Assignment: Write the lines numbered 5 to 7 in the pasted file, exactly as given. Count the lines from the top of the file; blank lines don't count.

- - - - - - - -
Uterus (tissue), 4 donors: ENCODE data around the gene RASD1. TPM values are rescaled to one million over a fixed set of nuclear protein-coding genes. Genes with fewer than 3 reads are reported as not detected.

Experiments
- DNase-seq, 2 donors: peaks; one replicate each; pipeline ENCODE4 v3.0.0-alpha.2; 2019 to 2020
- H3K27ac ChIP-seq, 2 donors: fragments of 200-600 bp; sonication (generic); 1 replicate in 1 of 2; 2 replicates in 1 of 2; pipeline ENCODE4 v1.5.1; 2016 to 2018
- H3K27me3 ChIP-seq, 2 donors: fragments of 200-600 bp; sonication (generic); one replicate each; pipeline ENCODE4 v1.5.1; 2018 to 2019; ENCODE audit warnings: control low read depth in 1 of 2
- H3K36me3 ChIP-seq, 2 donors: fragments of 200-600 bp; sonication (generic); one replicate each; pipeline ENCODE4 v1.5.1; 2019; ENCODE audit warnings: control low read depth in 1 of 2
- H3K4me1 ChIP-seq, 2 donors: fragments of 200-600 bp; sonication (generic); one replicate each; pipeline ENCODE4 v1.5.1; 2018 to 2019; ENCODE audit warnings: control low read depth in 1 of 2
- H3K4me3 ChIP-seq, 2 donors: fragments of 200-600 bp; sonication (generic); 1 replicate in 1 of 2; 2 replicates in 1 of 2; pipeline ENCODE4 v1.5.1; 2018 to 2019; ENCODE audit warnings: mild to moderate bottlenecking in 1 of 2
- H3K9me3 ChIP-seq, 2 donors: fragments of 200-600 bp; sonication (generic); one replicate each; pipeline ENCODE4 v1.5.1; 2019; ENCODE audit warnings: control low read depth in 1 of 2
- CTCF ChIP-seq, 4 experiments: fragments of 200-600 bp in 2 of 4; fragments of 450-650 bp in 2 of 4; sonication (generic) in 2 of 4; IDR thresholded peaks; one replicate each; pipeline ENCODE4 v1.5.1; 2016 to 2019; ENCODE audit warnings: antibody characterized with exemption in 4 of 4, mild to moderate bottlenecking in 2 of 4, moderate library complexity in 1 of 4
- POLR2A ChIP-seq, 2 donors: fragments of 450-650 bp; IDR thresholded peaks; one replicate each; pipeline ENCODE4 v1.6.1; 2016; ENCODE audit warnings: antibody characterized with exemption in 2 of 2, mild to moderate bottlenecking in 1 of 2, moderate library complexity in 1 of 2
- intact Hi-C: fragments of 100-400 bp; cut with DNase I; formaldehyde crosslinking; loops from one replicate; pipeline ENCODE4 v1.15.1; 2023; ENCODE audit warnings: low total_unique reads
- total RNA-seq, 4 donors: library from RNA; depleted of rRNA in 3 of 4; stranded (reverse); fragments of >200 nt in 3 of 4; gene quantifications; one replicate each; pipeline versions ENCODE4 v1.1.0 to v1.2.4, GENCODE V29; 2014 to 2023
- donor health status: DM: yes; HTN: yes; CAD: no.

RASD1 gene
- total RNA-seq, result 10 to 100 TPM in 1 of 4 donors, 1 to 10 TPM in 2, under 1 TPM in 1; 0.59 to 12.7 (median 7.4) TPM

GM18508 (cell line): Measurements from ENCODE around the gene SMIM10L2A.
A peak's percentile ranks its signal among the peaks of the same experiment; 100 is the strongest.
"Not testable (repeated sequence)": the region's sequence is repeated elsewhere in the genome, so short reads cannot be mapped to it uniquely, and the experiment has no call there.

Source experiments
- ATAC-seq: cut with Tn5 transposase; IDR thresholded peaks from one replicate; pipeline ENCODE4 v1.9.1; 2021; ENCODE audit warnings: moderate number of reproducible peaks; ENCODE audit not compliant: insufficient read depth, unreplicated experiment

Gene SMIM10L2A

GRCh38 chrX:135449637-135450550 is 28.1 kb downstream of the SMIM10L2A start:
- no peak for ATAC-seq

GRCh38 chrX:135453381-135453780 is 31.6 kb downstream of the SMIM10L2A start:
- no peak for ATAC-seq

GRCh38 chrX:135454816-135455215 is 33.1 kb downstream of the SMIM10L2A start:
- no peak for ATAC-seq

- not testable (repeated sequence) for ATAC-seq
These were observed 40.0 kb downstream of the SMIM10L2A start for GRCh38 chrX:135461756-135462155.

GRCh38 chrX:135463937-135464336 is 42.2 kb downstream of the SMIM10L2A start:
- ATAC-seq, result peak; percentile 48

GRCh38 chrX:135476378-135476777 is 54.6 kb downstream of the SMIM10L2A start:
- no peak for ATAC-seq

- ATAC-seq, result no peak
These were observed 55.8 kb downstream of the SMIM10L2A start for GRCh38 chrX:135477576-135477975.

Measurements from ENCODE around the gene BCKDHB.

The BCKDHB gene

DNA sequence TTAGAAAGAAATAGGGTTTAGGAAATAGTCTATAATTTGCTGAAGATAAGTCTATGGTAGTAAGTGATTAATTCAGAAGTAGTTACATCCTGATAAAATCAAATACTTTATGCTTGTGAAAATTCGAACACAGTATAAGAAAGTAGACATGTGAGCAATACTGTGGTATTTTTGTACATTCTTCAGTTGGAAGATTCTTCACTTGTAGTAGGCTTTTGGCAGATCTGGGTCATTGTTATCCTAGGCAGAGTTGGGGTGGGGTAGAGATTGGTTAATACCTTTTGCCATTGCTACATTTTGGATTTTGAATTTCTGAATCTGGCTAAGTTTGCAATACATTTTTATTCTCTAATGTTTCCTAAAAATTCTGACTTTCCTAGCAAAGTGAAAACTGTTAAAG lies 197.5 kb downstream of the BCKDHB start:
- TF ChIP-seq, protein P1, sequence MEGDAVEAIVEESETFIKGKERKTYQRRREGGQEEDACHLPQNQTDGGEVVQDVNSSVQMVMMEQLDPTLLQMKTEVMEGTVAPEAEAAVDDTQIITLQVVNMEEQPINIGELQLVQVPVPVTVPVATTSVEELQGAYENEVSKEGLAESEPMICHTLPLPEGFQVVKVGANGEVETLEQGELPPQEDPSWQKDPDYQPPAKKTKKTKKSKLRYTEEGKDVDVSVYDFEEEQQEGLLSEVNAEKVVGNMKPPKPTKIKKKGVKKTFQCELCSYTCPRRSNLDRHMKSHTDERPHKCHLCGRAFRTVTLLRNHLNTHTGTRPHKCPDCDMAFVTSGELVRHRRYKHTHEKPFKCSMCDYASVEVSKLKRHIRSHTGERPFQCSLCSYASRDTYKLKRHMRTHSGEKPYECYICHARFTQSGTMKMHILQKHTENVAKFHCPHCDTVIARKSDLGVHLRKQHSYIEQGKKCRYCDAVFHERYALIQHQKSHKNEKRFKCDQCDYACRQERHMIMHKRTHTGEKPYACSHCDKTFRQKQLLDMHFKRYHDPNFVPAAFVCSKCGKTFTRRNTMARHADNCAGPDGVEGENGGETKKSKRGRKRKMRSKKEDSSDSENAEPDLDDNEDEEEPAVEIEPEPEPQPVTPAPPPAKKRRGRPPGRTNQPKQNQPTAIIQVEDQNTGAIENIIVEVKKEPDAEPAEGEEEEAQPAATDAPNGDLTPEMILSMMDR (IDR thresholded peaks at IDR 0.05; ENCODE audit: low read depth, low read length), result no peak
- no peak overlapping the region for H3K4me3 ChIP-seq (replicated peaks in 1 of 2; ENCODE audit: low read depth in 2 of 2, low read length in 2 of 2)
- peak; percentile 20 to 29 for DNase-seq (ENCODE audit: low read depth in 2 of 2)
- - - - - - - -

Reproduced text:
- H3K27me3 ChIP-seq, 2 donors: fragments of 200-600 bp; sonication (generic); one replicate each; pipeline ENCODE4 v1.5.1; 2018 to 2019; ENCODE audit warnings: control low read depth in 1 of 2
- H3K36me3 ChIP-seq, 2 donors: fragments of 200-600 bp; sonication (generic); one replicate each; pipeline ENCODE4 v1.5.1; 2019; ENCODE audit warnings: control low read depth in 1 of 2
- H3K4me1 ChIP-seq, 2 donors: fragments of 200-600 bp; sonication (generic); one replicate each; pipeline ENCODE4 v1.5.1; 2018 to 2019; ENCODE audit warnings: control low read depth in 1 of 2